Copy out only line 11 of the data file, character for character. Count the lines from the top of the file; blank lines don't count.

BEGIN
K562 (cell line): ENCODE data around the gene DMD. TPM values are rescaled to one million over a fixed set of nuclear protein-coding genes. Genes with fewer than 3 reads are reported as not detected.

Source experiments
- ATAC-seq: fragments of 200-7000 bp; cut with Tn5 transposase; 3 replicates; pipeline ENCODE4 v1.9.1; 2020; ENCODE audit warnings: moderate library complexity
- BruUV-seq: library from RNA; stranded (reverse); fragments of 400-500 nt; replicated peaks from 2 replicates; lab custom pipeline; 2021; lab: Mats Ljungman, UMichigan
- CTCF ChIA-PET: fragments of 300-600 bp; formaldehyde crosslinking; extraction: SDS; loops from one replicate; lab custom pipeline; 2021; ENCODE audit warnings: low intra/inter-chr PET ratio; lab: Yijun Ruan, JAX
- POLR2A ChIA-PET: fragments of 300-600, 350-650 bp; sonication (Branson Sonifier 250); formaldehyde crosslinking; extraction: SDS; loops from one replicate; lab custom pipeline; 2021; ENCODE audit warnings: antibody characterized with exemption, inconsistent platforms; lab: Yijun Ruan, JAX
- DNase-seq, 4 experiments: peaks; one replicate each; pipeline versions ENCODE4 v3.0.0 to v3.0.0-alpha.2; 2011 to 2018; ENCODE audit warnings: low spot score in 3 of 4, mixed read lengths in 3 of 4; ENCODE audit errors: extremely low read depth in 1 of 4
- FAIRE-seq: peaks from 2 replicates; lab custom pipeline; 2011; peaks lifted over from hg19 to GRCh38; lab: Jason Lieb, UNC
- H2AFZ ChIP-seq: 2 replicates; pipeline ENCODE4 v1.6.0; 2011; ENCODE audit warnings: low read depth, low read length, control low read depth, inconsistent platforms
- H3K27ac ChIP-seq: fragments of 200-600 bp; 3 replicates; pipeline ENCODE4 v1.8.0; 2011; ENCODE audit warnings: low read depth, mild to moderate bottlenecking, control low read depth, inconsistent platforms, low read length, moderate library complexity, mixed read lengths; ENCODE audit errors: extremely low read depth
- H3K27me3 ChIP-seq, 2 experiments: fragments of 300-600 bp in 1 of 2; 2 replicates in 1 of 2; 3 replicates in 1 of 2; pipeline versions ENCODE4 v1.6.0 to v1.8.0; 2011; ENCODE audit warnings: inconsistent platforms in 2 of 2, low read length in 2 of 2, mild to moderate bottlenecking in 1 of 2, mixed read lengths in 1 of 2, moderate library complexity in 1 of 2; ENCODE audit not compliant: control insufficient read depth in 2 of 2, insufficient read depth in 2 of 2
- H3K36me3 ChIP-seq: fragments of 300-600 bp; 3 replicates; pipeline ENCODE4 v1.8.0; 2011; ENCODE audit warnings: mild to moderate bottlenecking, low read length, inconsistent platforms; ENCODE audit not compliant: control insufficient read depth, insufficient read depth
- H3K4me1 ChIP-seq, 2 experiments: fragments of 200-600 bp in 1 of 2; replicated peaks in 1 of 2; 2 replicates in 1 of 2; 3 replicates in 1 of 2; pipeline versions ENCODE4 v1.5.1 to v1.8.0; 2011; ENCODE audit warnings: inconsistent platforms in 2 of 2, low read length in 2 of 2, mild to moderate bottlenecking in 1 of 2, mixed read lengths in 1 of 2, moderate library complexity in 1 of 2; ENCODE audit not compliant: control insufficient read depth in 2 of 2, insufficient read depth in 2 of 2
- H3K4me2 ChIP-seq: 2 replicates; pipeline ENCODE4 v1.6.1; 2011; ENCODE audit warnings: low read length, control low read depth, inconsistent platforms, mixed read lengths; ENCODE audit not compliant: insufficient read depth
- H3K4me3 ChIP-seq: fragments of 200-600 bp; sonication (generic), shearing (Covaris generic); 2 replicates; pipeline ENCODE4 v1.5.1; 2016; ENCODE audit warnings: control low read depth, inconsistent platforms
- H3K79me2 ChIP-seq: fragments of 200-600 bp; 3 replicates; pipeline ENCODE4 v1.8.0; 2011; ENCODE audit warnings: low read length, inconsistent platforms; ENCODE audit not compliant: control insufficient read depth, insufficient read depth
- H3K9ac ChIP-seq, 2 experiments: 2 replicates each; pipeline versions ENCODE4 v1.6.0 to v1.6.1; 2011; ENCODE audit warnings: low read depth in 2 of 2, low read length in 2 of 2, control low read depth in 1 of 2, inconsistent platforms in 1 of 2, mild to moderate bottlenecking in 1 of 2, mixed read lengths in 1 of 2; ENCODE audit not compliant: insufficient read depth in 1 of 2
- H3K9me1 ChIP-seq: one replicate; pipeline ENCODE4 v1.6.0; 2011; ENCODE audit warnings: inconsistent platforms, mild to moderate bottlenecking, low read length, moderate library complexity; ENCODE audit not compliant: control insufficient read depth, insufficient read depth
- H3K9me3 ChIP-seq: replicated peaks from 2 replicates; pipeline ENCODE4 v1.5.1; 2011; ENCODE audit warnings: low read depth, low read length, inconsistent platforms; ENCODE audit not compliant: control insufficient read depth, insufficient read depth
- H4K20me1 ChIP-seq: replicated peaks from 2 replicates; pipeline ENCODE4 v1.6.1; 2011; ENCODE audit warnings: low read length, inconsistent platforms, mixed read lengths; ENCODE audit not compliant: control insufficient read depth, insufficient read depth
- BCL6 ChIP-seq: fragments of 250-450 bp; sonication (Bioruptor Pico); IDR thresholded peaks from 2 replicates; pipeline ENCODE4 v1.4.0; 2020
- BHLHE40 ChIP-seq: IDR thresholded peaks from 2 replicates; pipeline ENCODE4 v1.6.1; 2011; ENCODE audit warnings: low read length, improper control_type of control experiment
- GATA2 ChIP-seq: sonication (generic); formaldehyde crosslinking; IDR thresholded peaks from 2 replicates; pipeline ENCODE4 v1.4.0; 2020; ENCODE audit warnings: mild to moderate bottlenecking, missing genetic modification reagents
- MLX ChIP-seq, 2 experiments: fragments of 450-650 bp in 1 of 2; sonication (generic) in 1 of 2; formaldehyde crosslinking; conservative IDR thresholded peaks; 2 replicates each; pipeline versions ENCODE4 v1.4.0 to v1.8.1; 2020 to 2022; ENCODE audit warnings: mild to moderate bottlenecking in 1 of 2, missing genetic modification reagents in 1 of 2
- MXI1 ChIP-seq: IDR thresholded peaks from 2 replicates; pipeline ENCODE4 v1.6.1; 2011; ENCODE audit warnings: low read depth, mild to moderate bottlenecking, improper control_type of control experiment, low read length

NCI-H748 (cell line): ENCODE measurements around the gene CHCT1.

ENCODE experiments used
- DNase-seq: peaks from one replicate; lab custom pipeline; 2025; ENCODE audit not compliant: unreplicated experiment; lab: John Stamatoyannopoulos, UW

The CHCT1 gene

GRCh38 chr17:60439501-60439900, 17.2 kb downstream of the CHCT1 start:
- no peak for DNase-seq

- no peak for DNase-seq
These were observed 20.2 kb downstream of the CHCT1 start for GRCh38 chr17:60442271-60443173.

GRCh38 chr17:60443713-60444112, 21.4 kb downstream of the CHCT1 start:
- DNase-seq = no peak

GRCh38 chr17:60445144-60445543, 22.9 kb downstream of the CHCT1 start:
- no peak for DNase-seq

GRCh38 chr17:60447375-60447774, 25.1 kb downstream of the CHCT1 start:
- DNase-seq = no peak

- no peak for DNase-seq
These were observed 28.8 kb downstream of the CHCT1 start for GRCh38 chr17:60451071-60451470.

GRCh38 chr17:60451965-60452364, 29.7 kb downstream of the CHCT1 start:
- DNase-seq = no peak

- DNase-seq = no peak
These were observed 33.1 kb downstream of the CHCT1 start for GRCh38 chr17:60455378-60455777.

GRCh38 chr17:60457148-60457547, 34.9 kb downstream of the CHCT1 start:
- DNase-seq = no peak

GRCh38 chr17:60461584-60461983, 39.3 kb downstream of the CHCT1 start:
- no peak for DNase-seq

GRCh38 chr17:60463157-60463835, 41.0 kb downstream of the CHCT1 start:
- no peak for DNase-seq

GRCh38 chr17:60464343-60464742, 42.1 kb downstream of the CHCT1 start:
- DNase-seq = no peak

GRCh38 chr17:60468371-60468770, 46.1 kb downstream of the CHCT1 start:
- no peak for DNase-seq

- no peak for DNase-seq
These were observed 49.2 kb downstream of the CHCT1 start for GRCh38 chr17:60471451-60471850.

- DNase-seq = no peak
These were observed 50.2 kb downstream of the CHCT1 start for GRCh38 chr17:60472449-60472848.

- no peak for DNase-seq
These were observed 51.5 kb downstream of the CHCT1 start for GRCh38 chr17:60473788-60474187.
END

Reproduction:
- H3K27me3 ChIP-seq, 2 experiments: fragments of 300-600 bp in 1 of 2; 2 replicates in 1 of 2; 3 replicates in 1 of 2; pipeline versions ENCODE4 v1.6.0 to v1.8.0; 2011; ENCODE audit warnings: inconsistent platforms in 2 of 2, low read length in 2 of 2, mild to moderate bottlenecking in 1 of 2, mixed read lengths in 1 of 2, moderate library complexity in 1 of 2; ENCODE audit not compliant: control insufficient read depth in 2 of 2, insufficient read depth in 2 of 2